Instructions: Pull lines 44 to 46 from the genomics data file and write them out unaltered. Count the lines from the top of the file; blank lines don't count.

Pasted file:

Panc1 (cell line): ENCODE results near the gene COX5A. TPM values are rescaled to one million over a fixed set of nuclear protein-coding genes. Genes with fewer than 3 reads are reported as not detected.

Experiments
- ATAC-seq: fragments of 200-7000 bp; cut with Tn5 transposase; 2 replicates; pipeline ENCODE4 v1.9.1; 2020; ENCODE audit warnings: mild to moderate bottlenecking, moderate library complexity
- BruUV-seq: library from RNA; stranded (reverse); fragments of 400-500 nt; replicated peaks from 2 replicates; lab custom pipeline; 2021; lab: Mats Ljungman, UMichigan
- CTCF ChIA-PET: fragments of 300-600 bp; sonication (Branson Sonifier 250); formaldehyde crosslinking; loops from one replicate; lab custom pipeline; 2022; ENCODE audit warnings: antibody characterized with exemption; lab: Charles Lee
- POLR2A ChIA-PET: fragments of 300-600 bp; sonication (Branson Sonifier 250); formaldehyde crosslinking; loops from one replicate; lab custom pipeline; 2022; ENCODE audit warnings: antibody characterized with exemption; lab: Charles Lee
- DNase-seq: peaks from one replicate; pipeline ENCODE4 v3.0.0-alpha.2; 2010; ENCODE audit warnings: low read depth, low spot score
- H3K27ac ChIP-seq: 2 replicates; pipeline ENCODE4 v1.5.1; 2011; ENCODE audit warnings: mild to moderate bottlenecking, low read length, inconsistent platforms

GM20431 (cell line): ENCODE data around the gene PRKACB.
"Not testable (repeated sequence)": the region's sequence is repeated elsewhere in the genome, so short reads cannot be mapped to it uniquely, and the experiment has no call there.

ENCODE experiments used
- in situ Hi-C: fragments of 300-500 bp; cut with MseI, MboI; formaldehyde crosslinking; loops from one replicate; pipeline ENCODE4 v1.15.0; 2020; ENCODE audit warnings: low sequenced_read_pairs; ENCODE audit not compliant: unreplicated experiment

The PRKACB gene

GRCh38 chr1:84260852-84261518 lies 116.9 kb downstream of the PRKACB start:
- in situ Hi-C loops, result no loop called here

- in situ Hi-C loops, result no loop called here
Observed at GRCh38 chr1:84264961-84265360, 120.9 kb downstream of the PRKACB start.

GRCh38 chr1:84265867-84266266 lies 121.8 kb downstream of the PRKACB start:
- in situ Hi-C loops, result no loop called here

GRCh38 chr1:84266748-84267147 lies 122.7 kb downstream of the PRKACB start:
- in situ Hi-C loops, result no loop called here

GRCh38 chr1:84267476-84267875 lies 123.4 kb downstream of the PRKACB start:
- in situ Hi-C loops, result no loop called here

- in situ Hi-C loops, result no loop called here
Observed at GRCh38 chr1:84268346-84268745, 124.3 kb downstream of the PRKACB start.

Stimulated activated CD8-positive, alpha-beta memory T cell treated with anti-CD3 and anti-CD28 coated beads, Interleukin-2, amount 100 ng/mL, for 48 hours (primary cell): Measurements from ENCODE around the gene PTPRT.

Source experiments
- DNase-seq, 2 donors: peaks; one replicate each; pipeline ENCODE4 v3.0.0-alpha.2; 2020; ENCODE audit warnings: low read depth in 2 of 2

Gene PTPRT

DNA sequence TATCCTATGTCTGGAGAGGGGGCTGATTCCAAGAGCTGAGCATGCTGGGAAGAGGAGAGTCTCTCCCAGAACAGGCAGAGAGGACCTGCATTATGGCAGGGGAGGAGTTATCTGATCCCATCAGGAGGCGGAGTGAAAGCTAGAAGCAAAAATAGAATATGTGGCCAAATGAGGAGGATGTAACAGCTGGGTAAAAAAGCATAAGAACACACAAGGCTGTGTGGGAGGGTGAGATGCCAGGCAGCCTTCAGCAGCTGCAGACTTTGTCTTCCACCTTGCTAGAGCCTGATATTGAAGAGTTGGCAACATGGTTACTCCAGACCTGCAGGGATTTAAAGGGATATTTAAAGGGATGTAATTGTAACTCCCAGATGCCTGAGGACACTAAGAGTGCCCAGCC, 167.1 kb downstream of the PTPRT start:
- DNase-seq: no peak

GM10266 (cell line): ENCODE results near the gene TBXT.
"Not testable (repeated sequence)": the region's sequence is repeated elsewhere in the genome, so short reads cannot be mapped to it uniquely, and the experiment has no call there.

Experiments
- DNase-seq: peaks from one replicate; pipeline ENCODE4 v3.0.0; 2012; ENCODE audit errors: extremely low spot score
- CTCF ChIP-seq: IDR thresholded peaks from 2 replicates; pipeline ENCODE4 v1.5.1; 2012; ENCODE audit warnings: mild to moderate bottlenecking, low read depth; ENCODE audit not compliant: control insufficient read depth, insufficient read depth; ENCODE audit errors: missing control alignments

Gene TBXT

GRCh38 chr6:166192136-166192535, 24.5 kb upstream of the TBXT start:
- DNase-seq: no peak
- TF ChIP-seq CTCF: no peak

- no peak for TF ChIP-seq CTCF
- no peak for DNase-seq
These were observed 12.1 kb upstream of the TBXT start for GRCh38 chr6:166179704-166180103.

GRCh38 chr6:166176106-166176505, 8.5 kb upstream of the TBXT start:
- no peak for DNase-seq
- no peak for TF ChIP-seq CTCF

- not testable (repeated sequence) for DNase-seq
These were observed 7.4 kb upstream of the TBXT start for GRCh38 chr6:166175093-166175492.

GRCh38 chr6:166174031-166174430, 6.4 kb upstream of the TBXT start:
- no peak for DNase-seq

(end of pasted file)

GRCh38 chr6:166176106-166176505, 8.5 kb upstream of the TBXT start:
- no peak for DNase-seq
- no peak for TF ChIP-seq CTCF